The United Kingdom (England, Scotland, Wales, and Northern Island) went to the polls June 23rd and voted to leave the European Union. Some pro-leave "Brexit" campaigners argued for the ability to limit migration of EU workers as an important issue in the run-up to the referendum. But what practical effect would a UK exit from the EU have on immigration to that country?
Post-referendum, there is no immediate impact to EU or other non-British nationals living in the UK without indefinite leave to remain. However, all EU treaty issues will be affected by Brexit, including migration to AND from the UK. After exiting the EU, the UK would have to re-negotiate immigration and movement treaties with the EU member states. The UK has previously remained outside the Schengen Area, which comprises much of continental Europe and allows free movement of both European citizens and non-European citizens within those countries.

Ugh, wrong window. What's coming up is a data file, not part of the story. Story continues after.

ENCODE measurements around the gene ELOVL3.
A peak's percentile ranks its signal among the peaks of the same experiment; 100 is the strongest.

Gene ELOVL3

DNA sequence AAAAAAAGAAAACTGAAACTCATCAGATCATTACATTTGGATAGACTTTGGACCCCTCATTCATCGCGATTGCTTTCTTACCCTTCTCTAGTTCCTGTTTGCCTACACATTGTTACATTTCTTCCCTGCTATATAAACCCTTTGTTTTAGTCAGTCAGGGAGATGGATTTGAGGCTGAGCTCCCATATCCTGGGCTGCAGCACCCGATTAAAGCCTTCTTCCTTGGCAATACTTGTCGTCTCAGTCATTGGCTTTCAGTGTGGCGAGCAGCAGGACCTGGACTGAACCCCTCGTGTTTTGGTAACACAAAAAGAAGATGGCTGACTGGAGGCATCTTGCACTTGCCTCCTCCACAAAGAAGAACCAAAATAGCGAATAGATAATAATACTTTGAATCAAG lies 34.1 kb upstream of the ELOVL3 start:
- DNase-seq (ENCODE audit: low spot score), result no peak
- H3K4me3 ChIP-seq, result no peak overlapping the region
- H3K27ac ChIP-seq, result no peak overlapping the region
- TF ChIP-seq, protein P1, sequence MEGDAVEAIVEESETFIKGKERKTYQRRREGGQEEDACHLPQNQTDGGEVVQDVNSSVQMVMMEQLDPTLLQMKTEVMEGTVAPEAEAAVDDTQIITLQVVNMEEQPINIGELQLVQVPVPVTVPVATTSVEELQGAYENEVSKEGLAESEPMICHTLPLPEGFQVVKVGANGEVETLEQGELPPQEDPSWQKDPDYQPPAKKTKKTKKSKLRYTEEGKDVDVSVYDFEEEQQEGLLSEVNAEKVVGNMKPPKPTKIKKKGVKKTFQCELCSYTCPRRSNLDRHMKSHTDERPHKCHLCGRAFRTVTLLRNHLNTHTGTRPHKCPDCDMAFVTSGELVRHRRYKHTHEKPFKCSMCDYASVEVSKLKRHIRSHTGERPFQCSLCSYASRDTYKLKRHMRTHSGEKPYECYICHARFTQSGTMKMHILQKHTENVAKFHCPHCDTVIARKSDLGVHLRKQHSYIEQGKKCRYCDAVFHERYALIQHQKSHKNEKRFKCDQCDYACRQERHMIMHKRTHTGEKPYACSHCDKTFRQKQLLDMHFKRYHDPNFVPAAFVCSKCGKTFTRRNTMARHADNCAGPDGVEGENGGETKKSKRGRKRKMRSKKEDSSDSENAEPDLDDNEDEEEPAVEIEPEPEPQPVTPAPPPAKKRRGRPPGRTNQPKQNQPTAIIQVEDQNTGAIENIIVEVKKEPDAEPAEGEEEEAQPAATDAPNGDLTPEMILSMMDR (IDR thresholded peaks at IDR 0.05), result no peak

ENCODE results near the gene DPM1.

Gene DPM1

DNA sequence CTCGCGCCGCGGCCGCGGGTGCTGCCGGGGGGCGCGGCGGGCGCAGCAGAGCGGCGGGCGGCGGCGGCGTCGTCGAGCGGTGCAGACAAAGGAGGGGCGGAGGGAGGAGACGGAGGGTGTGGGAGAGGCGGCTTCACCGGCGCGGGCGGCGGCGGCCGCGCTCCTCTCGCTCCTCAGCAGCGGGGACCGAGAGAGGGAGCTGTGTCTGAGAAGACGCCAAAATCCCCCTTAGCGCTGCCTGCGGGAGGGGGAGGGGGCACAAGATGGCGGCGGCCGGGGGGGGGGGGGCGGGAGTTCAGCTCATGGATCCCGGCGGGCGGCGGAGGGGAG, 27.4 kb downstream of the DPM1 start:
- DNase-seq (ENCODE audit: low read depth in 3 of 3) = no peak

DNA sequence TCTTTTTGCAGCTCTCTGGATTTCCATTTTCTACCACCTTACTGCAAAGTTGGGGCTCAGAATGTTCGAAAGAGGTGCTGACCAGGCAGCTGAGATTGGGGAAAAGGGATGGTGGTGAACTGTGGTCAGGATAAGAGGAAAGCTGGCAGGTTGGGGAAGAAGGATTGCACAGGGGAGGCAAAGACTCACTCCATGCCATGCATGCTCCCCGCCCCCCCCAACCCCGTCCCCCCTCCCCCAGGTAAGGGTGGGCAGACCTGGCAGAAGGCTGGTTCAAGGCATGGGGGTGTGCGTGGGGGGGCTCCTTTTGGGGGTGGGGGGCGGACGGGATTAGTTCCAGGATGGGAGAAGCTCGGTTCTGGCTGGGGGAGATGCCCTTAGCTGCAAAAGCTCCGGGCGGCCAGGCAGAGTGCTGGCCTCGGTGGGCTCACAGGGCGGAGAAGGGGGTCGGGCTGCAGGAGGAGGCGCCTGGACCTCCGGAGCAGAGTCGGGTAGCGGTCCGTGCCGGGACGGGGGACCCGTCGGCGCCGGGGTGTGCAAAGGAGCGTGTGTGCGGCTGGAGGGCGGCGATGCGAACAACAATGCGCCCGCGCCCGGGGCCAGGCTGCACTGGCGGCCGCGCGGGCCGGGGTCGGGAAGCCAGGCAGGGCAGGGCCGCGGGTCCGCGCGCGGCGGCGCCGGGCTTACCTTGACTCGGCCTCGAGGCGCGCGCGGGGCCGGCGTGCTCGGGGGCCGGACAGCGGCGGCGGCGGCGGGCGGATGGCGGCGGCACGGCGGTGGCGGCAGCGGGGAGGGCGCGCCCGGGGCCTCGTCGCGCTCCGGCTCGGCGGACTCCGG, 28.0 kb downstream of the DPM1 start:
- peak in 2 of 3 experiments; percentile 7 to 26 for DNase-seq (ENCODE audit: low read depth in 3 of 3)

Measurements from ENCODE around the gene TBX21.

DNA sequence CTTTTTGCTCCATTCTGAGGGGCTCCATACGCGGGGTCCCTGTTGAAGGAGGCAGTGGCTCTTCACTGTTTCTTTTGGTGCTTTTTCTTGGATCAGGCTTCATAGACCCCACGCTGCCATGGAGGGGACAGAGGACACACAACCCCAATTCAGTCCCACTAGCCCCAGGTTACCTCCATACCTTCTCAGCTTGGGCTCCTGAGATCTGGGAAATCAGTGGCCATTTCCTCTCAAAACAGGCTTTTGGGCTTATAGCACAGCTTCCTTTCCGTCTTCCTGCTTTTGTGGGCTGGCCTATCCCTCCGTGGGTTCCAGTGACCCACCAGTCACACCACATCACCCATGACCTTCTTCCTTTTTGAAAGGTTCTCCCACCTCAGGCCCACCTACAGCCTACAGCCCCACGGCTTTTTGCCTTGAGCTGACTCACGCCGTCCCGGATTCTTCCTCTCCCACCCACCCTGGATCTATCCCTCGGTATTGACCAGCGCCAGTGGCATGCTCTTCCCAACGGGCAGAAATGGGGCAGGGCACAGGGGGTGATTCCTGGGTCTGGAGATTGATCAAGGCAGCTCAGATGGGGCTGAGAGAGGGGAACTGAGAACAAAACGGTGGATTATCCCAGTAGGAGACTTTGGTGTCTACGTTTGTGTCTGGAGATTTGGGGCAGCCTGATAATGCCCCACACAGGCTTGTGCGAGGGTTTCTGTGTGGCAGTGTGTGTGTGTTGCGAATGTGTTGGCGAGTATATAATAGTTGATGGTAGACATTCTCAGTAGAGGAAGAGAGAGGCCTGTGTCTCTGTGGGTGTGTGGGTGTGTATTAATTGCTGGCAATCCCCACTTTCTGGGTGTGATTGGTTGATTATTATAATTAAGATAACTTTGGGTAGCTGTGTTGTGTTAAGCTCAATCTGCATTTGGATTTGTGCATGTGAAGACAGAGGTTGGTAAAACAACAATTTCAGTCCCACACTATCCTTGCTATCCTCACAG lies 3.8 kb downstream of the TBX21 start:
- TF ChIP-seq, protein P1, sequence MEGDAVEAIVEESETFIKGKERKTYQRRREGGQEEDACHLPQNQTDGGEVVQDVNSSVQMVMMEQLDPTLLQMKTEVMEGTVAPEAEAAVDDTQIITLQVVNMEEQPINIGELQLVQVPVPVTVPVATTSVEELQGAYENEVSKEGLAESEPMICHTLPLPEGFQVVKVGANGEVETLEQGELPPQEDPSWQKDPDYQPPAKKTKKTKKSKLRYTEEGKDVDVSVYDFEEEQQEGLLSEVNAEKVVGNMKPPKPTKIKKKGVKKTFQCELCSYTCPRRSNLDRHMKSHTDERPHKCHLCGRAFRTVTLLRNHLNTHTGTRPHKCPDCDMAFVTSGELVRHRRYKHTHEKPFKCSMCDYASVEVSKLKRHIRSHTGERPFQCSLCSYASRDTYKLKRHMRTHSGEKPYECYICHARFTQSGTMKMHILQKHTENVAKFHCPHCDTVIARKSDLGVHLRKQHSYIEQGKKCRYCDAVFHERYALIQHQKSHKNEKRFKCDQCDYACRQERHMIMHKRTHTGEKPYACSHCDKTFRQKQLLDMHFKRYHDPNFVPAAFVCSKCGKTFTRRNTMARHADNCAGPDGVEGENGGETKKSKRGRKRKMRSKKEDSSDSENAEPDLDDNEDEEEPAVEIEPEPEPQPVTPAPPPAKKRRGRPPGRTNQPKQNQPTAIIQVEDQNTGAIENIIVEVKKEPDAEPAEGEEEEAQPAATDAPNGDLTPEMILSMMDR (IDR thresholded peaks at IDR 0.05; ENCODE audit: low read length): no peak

Pundits have played with the idea of a Canadian or Australian style points based system for all immigrants, regardless of national origin. The US has a special immigration category (TN) for neighbors Canada and Mexico for individuals working in certain occupations through the North American Free Trade Agreement (NAFTA). If it left the EU, the UK could potentially reintroduce special visas and rules for nationals of Commonwealth nations and other countries in 1-1 free trade agreements and treaties.
We will be keeping an eye on developments and how the British government (and new prime minister) implement the results of this historic vote.